Page:English Caricaturists and Graphic Humourists of the nineteenth century.djvu/107

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49
THE DISASTER AT NEW ORLEANS.

command. On the 27th, the enemy's picquets were driven in within six miles of the town, where their main body was found most strongly posted, and supported by a ship of war moored in such a position as to enfilade the assailants. The result was that the assault of the British was delivered under so withering a fire from every part of the enemy's line., that General Pakenham was killed, Generals Keane and Gibbs wounded, while over 2,000 men and officers were killed, wounded, or made prisoners. Colonel Thornton, indeed, had crossed the river during the previous night and captured a flanking battery of the Americans on the other side; but the report made by him to General Lambert was of so discouraging a character that he decided not to persevere with the attempt, and in the end the whole army re-embarked, leaving a few of the most dangerously wounded behind them, but carrying off all their artillery, ammunition, and stores. The concluding operation of the war was the capture of Fort Mobile, which surrendered to the British on the nth of February.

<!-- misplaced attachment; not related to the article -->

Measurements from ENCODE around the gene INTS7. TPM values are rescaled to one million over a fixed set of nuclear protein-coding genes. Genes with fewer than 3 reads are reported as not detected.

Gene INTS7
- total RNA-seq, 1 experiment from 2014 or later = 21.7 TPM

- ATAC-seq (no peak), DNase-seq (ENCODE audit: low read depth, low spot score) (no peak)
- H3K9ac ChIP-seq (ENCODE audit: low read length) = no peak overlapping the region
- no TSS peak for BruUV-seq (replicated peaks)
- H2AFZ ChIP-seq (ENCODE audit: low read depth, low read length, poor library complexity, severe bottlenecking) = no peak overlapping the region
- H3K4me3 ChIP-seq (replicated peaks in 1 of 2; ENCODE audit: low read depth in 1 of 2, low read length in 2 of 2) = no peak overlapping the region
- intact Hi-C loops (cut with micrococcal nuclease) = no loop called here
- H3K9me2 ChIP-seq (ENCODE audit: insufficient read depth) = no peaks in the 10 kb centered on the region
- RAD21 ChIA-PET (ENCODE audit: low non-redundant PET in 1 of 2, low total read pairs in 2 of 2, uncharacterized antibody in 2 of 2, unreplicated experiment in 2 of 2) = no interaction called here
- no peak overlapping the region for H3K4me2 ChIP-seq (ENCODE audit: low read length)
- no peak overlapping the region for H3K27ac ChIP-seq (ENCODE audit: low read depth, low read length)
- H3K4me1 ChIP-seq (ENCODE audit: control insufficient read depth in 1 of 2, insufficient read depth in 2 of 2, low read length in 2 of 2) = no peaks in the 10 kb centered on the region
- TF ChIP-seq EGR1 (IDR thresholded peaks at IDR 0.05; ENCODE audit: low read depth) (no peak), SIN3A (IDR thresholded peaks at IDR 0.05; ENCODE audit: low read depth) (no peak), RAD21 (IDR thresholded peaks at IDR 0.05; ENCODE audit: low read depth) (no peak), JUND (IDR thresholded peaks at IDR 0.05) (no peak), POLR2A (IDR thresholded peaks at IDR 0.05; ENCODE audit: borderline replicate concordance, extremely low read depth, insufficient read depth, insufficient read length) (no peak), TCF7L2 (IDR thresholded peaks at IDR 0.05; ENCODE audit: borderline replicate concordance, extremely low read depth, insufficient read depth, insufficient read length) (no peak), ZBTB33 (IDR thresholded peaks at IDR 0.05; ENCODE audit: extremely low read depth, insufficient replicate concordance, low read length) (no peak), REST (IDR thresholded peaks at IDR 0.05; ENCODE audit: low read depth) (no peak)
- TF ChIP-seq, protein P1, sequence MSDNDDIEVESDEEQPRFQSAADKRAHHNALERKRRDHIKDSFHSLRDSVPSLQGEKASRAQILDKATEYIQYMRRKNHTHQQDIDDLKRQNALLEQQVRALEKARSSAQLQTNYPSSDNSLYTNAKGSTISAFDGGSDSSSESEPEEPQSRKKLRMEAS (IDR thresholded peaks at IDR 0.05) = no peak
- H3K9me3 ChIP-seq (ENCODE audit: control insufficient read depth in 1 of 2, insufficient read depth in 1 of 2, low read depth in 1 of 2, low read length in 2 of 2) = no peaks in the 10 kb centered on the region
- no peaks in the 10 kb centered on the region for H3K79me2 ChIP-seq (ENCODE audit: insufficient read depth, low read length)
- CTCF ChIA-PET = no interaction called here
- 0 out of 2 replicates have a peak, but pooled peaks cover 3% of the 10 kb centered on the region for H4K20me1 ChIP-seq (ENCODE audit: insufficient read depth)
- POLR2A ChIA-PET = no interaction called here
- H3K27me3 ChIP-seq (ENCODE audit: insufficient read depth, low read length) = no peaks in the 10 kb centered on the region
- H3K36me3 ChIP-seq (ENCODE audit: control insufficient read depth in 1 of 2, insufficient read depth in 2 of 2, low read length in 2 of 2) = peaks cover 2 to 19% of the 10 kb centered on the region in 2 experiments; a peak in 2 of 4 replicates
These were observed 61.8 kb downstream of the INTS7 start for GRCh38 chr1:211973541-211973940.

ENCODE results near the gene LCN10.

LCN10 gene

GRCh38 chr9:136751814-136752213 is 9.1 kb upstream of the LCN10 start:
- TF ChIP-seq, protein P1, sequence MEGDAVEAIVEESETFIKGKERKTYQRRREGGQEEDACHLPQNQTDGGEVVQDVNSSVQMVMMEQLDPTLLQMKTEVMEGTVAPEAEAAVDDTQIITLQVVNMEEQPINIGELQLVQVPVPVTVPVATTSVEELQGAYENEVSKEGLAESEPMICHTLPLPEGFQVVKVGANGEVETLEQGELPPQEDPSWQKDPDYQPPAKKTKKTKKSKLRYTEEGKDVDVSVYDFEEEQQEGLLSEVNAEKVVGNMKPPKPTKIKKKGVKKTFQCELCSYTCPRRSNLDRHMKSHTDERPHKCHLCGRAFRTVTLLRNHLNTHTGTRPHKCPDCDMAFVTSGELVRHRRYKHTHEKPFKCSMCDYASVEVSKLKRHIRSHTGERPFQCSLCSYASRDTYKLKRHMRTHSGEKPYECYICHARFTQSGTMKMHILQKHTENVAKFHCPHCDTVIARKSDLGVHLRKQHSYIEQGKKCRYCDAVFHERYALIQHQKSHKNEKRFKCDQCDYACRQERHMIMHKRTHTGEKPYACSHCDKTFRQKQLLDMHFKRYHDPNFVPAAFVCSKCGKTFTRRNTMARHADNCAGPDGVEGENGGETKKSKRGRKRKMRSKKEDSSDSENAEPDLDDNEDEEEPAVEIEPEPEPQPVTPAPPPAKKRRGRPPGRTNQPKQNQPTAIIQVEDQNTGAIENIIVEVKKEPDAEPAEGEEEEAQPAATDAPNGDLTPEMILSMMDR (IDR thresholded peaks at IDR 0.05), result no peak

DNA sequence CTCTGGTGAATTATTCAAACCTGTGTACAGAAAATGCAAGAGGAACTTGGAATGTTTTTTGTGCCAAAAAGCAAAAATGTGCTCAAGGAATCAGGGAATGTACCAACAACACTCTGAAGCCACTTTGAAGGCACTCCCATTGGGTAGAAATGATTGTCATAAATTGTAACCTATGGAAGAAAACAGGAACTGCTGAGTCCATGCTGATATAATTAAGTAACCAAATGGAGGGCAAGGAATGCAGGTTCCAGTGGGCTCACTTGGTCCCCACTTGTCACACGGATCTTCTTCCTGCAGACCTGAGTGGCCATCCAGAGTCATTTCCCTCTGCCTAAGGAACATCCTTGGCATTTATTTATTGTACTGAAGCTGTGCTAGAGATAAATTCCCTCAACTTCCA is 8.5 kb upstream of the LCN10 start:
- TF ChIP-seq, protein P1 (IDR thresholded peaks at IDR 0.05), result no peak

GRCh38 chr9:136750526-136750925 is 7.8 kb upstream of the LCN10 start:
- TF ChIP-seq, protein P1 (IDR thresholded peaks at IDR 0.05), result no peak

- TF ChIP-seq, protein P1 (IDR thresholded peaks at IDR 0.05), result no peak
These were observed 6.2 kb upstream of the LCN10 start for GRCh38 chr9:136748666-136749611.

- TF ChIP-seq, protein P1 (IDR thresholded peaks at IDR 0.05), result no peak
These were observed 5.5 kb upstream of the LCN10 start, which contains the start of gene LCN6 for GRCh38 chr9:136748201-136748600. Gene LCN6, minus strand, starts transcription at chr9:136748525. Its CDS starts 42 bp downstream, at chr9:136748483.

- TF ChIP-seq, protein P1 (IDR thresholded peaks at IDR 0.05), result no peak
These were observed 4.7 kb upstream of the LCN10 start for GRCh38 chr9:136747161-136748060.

1815.
Romeo Coates.
A remarkable figure puts in an appearance in the caricatures of the early part of the century. This was the renowned "Romeo" Coates, a vain, weak-minded gentleman, who had an absolute passion for figuring on the boards as Romeo, Lothario, Belcour, and other romantic characters, for which his personal appearance and lack of brains altogether unfitted him. His "readings," like himself, being of the most original character, his vagaries afforded endless amusement to the coarse public of his day. The gods befooled him "to the top of his bent;" his overweening vanity failing to show the poor creature that he was exciting ridicule instead of applause. The fun (?) culminated in the tragic scene, Romeo, to their delight, responding to the encores of his audience, by repeating the dying scene so long as it suited the managers to prolong the sorry exhibition. Macready, whose dramatic genius and refined sensibilities revolted at a spectacle so degrading, describes him as he appeared at Bath, in 1815: "I was at the theatre," says the tragedian, "on the morning of his rehearsal, and introduced to him. At night the. house was too crowded to afford me a place in front, and seeing me